As if waning taxable sales and slumping gaming revenue weren't enough, you can add Clark County property taxes to the catalog of levies feeling the economic slowdown.
Statistics from Clark County Treasurer Laura Fitzpatrick show big gains in parcels with unpaid property taxes.
The number of delinquent parcels advertised in a public notice in Wednesday's Review-Journal rose 51.2 percent when compared with the number of lots published in the paper a year ago, Fitzpatrick said Friday.
What's more, 2.3 percent of the county's properties in Wednesday's notice were in arrears, compared with 1.4 percent a year earlier.
That's $51 million -- plus $7.7 million in penalties and interest -- Clark County property owners still owe for fiscal 2007-2008, which runs from July 1 to June 30.
That could mean less money for public schools and libraries, two of the functions financed through property taxes. But Fitzpatrick said the vast majority of landowners will likely pay up quickly, so the economic impact shouldn't be significant.
If they don't portend hardships for public services, the treasurer's figures do somewhat signal the state of the local economy.
Some of the delinquencies come from mailing errors, or forgetful homeowners who didn't realize their refinancing made them, and not their bank, responsible for sending in property-tax payments. And one big builder -- the only case that's been brought to Fitzpatrick's attention -- landed on the list because of a payment-processing mistake at the county.
Many of the rest, though, face financial issues. Forty percent of property owners on Wednesday's list owned five or more delinquent parcels, a lot count that often indicates ownership by a builder, investor or bank. Just 15 percent of property owners listed a year ago owned five or more parcels. The change could come from troubles in the building and mortgage industries.
"Without going out and polling (late payers), I think the numbers are certainly reflective of the economic challenges that we've seen over the last several months," Fitzpatrick said. "Builders, developers and investors certainly have had a difficult time, as have some of the individuals experiencing challenges with (exotic) mortgages."
Astoria Homes claimed the single-biggest number of parcels on the list, with taxes due on about 1,300 pieces of property in the county.
Astoria President Tom McCormick noted it's the first time in the local builder's 13-year history that the company missed the deadline on property-tax payments.
"It's very embarrassing," he said.
But it's what happens in a credit crunch, when banks stop lending construction financing, McCormick said.
Astoria, which has eight actively selling neighborhoods in Las Vegas and five more under development, had secured agreements for construction funding from three lenders who have since decided they want out of residential real estate nationwide. Astoria officials met this week with prospective new lenders, and McCormick expects fresh funding within the next two months or so.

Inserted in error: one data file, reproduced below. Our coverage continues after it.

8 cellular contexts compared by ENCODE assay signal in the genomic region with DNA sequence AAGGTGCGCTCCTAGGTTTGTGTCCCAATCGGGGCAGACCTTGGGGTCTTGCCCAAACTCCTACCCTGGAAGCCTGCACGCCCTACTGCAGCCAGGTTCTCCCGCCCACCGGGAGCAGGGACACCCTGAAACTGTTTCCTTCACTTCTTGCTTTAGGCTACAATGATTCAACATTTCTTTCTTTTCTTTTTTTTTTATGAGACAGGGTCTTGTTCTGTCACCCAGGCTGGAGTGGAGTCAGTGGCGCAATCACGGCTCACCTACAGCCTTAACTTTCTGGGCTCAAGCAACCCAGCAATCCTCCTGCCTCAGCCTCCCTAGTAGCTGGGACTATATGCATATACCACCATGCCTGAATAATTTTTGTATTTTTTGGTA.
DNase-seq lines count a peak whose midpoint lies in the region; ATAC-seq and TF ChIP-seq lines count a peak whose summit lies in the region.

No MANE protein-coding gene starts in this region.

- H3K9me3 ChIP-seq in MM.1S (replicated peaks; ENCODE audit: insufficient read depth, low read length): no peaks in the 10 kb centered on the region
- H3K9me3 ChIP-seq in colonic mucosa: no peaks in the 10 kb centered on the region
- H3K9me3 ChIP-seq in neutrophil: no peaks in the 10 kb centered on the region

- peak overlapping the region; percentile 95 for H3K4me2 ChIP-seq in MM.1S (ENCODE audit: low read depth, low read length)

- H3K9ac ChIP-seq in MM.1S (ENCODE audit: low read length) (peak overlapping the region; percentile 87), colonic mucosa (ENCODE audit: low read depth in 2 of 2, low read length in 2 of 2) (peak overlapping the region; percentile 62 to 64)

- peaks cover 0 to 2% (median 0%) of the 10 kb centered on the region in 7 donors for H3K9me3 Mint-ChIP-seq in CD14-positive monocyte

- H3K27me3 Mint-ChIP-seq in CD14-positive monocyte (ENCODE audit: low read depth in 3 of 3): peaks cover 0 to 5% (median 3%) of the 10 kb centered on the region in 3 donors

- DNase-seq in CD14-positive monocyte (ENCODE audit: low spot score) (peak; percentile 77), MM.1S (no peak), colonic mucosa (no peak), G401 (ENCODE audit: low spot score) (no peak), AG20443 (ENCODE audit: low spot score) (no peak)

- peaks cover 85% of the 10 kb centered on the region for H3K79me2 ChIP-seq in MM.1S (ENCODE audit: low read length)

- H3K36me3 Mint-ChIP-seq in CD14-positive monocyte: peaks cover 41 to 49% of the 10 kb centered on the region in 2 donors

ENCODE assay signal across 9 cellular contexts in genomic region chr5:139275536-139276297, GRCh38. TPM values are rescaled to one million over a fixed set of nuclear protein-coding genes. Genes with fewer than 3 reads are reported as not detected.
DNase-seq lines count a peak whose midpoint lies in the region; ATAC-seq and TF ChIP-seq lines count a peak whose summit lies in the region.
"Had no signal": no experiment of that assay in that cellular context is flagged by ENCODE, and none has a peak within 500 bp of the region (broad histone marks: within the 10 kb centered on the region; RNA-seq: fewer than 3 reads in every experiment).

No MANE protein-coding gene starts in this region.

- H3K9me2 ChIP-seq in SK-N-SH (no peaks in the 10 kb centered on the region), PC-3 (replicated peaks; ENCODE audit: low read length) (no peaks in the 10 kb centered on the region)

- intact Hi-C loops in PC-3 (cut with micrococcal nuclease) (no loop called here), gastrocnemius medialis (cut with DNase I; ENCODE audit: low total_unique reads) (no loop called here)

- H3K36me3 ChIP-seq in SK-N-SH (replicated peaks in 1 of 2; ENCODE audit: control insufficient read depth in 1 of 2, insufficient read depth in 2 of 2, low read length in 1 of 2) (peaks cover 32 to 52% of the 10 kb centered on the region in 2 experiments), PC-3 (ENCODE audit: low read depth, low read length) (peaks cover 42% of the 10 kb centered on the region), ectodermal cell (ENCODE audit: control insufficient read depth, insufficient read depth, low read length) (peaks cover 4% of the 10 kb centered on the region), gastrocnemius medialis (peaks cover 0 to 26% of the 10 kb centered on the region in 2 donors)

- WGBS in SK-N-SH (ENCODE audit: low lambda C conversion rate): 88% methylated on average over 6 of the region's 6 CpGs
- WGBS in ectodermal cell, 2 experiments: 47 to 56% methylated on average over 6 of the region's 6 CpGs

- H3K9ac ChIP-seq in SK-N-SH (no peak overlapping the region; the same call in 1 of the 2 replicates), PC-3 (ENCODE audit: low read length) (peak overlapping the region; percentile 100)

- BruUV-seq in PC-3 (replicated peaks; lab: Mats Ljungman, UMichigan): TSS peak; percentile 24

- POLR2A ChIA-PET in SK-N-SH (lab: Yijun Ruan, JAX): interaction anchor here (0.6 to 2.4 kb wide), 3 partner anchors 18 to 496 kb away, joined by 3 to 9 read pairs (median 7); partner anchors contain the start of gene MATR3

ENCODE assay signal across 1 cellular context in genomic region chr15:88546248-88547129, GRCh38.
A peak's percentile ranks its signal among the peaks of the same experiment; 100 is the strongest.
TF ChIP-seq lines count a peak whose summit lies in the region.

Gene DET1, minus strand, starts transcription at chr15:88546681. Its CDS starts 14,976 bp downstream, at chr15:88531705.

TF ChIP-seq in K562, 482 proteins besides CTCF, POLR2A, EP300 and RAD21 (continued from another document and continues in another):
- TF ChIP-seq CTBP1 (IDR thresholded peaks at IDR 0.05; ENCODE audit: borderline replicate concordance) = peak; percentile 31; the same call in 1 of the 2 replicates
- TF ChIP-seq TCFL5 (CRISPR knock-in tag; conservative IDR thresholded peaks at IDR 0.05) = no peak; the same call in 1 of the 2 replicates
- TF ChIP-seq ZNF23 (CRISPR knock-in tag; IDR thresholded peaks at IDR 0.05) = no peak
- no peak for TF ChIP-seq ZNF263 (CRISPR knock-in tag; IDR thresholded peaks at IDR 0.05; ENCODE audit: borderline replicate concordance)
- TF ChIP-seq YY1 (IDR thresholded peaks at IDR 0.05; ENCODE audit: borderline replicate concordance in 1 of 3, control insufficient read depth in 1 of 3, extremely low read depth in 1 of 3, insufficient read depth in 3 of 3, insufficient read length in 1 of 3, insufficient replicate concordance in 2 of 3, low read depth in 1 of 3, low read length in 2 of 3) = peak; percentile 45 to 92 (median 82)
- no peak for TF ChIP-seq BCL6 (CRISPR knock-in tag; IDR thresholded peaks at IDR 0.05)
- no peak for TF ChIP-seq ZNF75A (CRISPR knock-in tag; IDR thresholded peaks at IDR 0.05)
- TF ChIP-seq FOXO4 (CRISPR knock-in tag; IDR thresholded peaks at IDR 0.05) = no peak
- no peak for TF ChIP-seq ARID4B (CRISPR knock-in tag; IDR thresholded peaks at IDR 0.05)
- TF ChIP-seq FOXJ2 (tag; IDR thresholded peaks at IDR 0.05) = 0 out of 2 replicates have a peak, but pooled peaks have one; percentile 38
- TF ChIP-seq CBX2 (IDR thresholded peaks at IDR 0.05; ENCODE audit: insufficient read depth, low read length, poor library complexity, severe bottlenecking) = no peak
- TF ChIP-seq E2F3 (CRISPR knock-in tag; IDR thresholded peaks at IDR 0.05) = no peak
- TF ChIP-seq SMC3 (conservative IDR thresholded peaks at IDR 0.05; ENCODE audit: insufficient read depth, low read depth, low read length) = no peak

In the meantime, what cash flow the company has is going toward paying subcontractors "to keep everyone employed," McCormick said.
"We just got caught temporarily in a cash squeeze while the banks all sort things out," he added. "We're not worried about finding money, but the timing of it is embarrassing."
Avante Homes also owns a considerable share of properties on the treasurer's list. Avante owes levies on roughly 315 lots in its Denali subdivision at Mountain's Edge in southwest Las Vegas, as well as fees on 220 home sites in its Monticello community at Providence in northwest Las Vegas.
Avante officials didn't return a call seeking comment.
Other notables named on the past-due roster include Lennar Homes, Celebrate Homes and Vantage Lofts.
The banking sector is well-represented on the list as well. GMAC Mortgage, U.S. Bank National Association Trust, Wells Fargo and Wells Fargo National Association Trust, Citimortgage, Deutsche Bank National Trust Co. and even Freddie Mac and Fannie Mae, the federal mortgage guarantors that buy and sell home loans on the secondary market, all appeared on the delinquency register.
Many banks on the treasurer's list have no control over tax payments, two industry representatives said.
Teri Charest, a spokeswoman for U.S. Bank, said the delinquent parcels credited to the company fall under its trust entity, which bundles and resells home loans as securities. Trustees, though listed as owners per se, don't service the loans and thus aren't responsible for property-tax payments, Charest said.
Natalie Brown, a spokeswoman for Wells Fargo, said of the bank's corporate-trust services unit: "As trustee, Wells Fargo does not have authority over how an individual loan is originated, serviced or foreclosed upon, nor do we have the authority to resolve any delinquent tax issues on these properties."
So where a banking trust company is named on the treasurer's list, the servicer who's supposed to make the tax payments remains anonymous.
Property owners have until June 2 to pay their taxes. If they don't come up with the cash, the clock starts ticking on a redemption period that gives them two more years to make good on the debt, plus penalties. Owners who still can't deliver a payment in two years will lose their property to an auction.
Fitzpatrick said few parcels ever go to auction. In the last decade, the county has collected on 98.3 percent to 99.3 percent of back property taxes annually, with as much as 75 percent of levies owed taken in by the end of December. At the county's April auction, just six properties went on the auction block.
Given the funding pinch builders and consumers alike are feeling, Fitzpatrick said the collection rate could drop a little this year, as financing is tougher to find. But any such trend should be slight, if it materializes at all, she said.
Contact reporter Jennifer Robison at firstname.lastname@example.org or 702-380-4512.